Chesterton Tribune

Porter buying old brickyard; future development eyed

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The Porter Redevelopment Commission voted unanimously Tuesday to spend up to $350,000 plus closing costs to purchase 31.35 acres where an historic Beam Street brickyard operated in town until the early 1900s.

The site would house a future Porter fire station and perhaps up to 193 housing units and 5,000 square feet of commercial space when fully built out in what is being dubbed The Brickyard development.

A commission representative, town officials and consultant A.J. Monroe of SEH Inc., who presented conceptual plans for project, were authorized to draft requests for proposals in hopes of attracting developers to design and build the neo-traditional, pedestrian-friendly neighborhood that would mirror adjacent downtown Porter in size and scale and extend Lincoln, Franklin, and Rankin streets west through the new site.

Monroe said The Brickyard could offer townhomes, row houses and single-family homes as well as housing units for senior citizens clustered around a central park. Such opportunities would give the nearby Porter downtown a boost and promote both infill redevelopment and new construction, he added.

Because some of The Brickyard land has been dug out, Monroe speculated underground parking garages could make use of such depressions. He also said with the site being across from Yost Elementary School, young families with children would be attracted to the various housing styles available.

Commission president Micheal Genger said what’s been presented by SEH is an exciting plan for future generations, however, “Just because it’s on paper doesn't mean it’s set in stone. It’s very conceptual.”

Located at the southwest corner of Beam Street and Sexton Avenue across from the current Porter fire/public works municipal building, The Brickyard parcel is being acquired from a People’s Bank of Lake County trust; the seller's representative was present Tuesday.

In addition to the original approximately 5 acres needed for a fire station, adjacent land would be held in reserve for future municipal use as needed.

What originally prompted the land search, said Porter director of engineering Matt Keiser, is that the town would score more points on its application for federal stimulus funds to build a new fire station if it owned the land. A closed commission executive session was conducted previously to discuss land acquisition.

Town attorney Patrick Lyp said when the land’s availability was brought to the commission's attention, an appraisal and titlework were ordered.

Keiser later said a Phase 2 environmental assessment the town commissioned shows coal ash was found near the Norfolk Southern Railroad on The Brickyard’s southern border but not to the degree federal agencies would have jurisdiction and it’s anticipated the town could handle the mitigation in-house.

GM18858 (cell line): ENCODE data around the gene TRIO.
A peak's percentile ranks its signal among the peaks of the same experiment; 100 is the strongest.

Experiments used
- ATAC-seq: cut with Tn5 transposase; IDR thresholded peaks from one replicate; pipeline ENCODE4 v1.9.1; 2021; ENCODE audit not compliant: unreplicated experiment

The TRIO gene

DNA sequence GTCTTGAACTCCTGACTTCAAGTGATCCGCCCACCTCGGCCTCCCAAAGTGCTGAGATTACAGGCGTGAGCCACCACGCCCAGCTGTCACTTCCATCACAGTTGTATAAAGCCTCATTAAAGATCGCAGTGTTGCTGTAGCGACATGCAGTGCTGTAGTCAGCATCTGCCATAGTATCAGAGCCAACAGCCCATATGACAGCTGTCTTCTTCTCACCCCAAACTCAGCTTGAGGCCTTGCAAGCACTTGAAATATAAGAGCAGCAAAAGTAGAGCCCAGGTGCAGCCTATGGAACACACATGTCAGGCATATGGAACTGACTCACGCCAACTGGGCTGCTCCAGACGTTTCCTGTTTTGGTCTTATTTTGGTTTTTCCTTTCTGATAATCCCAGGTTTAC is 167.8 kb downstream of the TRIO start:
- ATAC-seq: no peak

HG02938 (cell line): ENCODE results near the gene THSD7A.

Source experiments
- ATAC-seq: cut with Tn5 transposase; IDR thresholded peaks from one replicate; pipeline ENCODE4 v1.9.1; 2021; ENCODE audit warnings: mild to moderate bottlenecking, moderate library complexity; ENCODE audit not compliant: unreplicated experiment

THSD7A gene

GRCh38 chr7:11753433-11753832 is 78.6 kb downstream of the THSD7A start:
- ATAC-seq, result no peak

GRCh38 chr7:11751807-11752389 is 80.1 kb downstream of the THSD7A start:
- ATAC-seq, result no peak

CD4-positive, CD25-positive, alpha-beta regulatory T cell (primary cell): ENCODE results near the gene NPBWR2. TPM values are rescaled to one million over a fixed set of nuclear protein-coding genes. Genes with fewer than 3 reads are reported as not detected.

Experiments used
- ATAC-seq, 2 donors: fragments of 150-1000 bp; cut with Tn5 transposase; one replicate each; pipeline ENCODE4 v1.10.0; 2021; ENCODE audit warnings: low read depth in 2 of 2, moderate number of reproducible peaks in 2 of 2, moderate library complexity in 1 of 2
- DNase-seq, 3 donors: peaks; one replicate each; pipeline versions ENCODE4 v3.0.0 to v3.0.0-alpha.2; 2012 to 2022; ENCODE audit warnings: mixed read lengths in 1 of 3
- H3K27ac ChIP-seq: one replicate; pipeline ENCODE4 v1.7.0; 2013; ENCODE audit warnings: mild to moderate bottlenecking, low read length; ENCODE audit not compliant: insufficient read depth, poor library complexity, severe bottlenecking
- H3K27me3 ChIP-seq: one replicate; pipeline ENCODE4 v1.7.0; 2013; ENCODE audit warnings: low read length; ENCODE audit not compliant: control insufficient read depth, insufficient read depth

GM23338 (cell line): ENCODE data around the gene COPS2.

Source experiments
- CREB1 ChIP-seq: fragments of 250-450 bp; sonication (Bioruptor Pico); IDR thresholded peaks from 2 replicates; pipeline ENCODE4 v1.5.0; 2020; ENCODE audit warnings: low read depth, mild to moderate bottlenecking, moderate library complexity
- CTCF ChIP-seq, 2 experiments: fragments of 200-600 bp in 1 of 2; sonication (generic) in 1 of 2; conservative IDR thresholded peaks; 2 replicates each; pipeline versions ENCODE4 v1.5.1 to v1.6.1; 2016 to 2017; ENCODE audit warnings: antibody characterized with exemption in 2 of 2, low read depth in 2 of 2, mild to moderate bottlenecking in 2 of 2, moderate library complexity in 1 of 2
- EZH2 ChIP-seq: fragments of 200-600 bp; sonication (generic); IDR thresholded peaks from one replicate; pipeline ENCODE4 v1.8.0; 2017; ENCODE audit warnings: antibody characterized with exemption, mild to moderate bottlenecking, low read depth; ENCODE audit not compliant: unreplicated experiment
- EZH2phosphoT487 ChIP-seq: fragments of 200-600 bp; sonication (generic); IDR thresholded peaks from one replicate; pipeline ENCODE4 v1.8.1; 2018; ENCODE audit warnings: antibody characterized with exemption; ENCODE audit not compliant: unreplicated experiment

Monroe told the commission for reasons unknown to him the property now realizes no tax revenue for the town but by 2030 if build-out is complete, the total annualized property-tax revenue could be $305,928 based on the conceptual plan.

Commission member Bruce Snyder asked what square footage The Brickyard homes would have. Monroe said about 1,800 square feet. “We’re not looking at high end?” asked Snyder.

Monroe said an affordable project with alleys on a grid layout would complement the adjacent Porter downtown neighborhood. “The intention is (The Brickyard) is a continuation what this part of Porter is. We didn't throw in cul-de-sacs. We wanted to preserve this area.”

Resident Jennifer Klug asked if the town would be the developer or intends to resell the land it doesn’t need. Genger said those are things yet to be discussed. Klug asked if it’s right for someone else, not the town, to make money off the deal.

Lyp said the upcoming requests for proposals would allow private developers to submit alternate suggestions how to proceed and for some, requesting tax abatement from the town could be an incentive they’ll seek.

The motion approving the land purchase, contingent on Lyp’s legal review, included that Genger be allowed to sign documents and participate in the closing, and that a check be issued from the Redevelopment Fund.

After the meeting Genger said the Redevelopment Commission has about $1.6 million on hand and invested so the $350,000 will not short it or the Town Council, which has borrowed commmission money for the General Fund pending receipt of unpaid Porter County property taxes.

On The Brickyard’s east border along the west side of Sexton Avenue a leg of the planned Brickyard hike/bike trail would be built. The commission voted unanimously Tuesday to approve an enclosed steel span trail bridge with a steel-fabricated roof canopy as the chosen model to cross four-lane U.S. 20 near Howe Road.

Originally a tunnel was to have been built under U.S. 20 until the cost rose by about $780,000.

Keiser said the revised trail plans are nearly ready to submit to the Indiana Department of Transportation for review and final approval. A 2010 bid letting is eyed.

About $2 million in federal funds have been awarded for the trail; the town’s local project share is about $600,000 but Keiser said with the value of land acquisition, right-of-way and engineering paid over nearly a decade, little additional money likely will be needed.

Keiser also said at a recent trails conference he learned about ways to fund maintenance of the trail. A foundation can be formed to do it without involvement of the Porter Park Department, he noted.




Posted 10/28/2009